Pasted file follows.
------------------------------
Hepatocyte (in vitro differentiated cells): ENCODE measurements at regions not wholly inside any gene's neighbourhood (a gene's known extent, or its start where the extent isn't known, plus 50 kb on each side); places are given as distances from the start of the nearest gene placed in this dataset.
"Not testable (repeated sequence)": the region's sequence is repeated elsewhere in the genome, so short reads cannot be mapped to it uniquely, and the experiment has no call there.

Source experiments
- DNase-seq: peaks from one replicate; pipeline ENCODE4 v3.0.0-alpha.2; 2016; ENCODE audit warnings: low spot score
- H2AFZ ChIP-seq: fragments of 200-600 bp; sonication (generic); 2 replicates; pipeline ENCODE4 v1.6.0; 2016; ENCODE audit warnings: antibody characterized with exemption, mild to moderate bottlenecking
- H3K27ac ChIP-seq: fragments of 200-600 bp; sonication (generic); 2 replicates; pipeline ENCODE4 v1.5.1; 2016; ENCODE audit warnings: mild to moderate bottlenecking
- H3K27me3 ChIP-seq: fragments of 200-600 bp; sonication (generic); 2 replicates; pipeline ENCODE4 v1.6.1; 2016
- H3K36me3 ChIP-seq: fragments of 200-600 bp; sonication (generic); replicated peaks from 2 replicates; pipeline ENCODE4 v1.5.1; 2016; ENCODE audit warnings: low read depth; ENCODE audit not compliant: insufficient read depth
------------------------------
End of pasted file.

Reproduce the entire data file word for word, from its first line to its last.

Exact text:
Hepatocyte (in vitro differentiated cells): ENCODE measurements at regions not wholly inside any gene's neighbourhood (a gene's known extent, or its start where the extent isn't known, plus 50 kb on each side); places are given as distances from the start of the nearest gene placed in this dataset.
"Not testable (repeated sequence)": the region's sequence is repeated elsewhere in the genome, so short reads cannot be mapped to it uniquely, and the experiment has no call there.

Source experiments
- DNase-seq: peaks from one replicate; pipeline ENCODE4 v3.0.0-alpha.2; 2016; ENCODE audit warnings: low spot score
- H2AFZ ChIP-seq: fragments of 200-600 bp; sonication (generic); 2 replicates; pipeline ENCODE4 v1.6.0; 2016; ENCODE audit warnings: antibody characterized with exemption, mild to moderate bottlenecking
- H3K27ac ChIP-seq: fragments of 200-600 bp; sonication (generic); 2 replicates; pipeline ENCODE4 v1.5.1; 2016; ENCODE audit warnings: mild to moderate bottlenecking
- H3K27me3 ChIP-seq: fragments of 200-600 bp; sonication (generic); 2 replicates; pipeline ENCODE4 v1.6.1; 2016
- H3K36me3 ChIP-seq: fragments of 200-600 bp; sonication (generic); replicated peaks from 2 replicates; pipeline ENCODE4 v1.5.1; 2016; ENCODE audit warnings: low read depth; ENCODE audit not compliant: insufficient read depth